Film Review: A Paris Education

A very, very French coming-of-age movie.
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Early on in writer-director Jean Paul Civeyrac’s cinephile bildungsroman, A Paris Education (Mes Provinciales), a student complains to one his buddies: “I’ve had enough of whiny French films. I want to see films that talk about real life.”

Arguably, this is not what 53-year-old Civeyrac (Through the Forest, Young Girls in Black) delivers in his latest feature, which follows the travails of a young man from the provinces who arrives in Paris to attend film school. Shot in widescreen black-and-white and clocking in at over two hours, with many scenes devoted to extended discussions about movies, books and the desperation of existence, A Paris Education may very well be a whiny French film par excellence.

Yet that doesn’t make it any less compelling, and with its pared-down aesthetic and grounded naturalistic performances, Education recalls such “whiny” classics of French cinema as Jean Eustache’s The Mother and the Whore and Philippe Garrel’s Regular Lovers—movies about young intellectuals who spend their days and nights smoking, having sex, sitting around cafés and arguing a lot about art and politics.

That’s the bulk of what happens to the dark-eyed, floppy-haired Etienne (relative newcomer Andranic Manet), who travels from his working-class home in Lyon to study cinema at the Universite Paris 8, located in the Seine-Saint-Denis suburb just north of the city. He quickly falls in with two classmates: the cheerful and rather helpful Jean-Noel (Gonzague Van Bervesseles) and the cocky, seductive Mathias (Corentin Fila), who talks about movies like he’s the next Jean-Luc Godard but has yet to put his words into action.

With his diatribes about the cinema and unstable lifestyle, Mathias becomes a guru-like figure for Etienne, who’s striving to be a major director himself—he name-drops Robert Bresson and reads Gilles Deleuze’s Cinema 1: The Movement-Image on the metro—but questions his own work too much. He’s also distracted by a typically French love life, which involves a girlfriend back home (Diane Rouxel); a roommate (Jenna Thiam) who’s in love with him; a second roommate, Anabelle (Sophie Verbeeck), who doesn’t love him; and a girl from school he sleeps with on the side.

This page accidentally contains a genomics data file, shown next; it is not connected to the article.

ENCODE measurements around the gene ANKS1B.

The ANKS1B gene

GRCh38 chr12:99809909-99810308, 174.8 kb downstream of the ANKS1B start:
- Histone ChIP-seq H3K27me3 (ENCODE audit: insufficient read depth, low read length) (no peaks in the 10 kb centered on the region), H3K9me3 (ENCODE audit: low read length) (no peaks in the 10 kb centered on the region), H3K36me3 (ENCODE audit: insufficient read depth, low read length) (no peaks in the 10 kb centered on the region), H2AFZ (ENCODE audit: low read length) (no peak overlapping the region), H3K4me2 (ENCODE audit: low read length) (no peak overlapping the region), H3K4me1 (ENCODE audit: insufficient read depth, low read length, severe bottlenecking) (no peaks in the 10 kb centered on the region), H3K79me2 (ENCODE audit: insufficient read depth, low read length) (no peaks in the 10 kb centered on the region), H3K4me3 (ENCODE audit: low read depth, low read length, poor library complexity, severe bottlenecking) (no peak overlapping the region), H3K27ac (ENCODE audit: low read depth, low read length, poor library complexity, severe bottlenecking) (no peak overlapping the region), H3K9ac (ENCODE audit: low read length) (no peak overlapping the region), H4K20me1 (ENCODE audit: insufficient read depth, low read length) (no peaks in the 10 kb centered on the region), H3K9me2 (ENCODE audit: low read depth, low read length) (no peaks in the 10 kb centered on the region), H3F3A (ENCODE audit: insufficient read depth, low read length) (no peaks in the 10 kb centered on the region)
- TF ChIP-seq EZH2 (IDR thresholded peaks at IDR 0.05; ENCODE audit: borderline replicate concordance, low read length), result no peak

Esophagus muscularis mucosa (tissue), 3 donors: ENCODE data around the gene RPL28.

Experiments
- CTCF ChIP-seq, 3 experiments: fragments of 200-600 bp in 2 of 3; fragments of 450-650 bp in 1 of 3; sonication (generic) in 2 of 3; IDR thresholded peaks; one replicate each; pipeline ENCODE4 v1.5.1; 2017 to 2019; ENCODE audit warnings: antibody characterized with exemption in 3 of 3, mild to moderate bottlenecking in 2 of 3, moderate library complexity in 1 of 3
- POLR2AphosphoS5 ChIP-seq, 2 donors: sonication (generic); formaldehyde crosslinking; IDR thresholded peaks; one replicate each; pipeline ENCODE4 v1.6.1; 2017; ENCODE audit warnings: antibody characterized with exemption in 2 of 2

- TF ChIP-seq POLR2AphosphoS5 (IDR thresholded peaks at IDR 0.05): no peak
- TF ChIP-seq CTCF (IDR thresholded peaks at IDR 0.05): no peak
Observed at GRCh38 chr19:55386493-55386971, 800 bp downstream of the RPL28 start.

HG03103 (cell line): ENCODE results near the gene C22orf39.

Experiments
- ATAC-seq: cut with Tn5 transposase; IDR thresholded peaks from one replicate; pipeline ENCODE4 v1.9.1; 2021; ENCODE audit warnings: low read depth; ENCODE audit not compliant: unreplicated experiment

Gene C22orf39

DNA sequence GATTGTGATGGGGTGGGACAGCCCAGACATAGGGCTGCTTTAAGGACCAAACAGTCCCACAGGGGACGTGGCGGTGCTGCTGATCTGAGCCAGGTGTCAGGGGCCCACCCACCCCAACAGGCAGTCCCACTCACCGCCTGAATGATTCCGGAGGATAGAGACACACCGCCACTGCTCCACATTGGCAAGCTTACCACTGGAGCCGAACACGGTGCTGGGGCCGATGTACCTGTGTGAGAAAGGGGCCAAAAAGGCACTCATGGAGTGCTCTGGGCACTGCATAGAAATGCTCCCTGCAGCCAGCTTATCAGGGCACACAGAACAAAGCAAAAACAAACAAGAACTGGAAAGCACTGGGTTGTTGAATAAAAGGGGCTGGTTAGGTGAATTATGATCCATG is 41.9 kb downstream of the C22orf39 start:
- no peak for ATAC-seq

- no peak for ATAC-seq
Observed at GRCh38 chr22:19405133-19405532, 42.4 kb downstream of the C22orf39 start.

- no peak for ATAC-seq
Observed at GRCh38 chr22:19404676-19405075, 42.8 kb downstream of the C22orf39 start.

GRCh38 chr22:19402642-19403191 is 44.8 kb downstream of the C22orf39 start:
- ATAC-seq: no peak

Civeyrac chronicles Etienne’s first year at school in an episodic manner, fading to black after each sequence and inserting chapter headings that divide the story into four sections and a brief epilogue. There is a bit of drama after the midway point involving a love triangle between Etienne, Mathias and Anabelle, but such conflicts seem less important than the burning questions that keep Etienne and his friends up at night: Will they become great auteurs one day? Will they even get to make films at all? Or will the scope of their dreams be diminished by reality?

It’s a typical roman d’education in the style of Balzac or Flaubert (the French title, Mes Provinciales, refers to a book by Blaise Pascal), where a young man arrives in Paris and finds his hopes put to the test by the big city. But here, everything is distilled through the very specific gaze of a French film lover—both Etienne and Civeyrac himself—who seems to live in a bubble of pre-’60s art movies, classic literature, and the music of Johann Sebastian Bach, which graces the soundtrack.

The effect can be disorienting, like we’re watching a period piece shot in the present. Yet as anachronistic as A Paris Education may seem (a running time of 136 minutes doesn’t always help matters, either), there’s a conviction to the storytelling that can’t be denied, and no matter what your tastes are, it’s hard not to be moved by Etienne’s struggle to find his voice amid so much doubt and disillusion.

Whether he does so by the end is up for grabs, but Civeyrac has definitely found his, telling a sincere and very specific kind of coming-of-age tale that’s anchored in the performances of a committed young cast, many of them relatively unknown. The result feels slightly out of time, yet true to its own intentions, and it brings to mind how some of the best French movies—especially those of the New Wave—are marked by both an intense love of film and the fiery passions of youth. Indeed, in A Paris Education, cinephilia can sometimes turn into a matter of life and death.--The Hollywood Reporter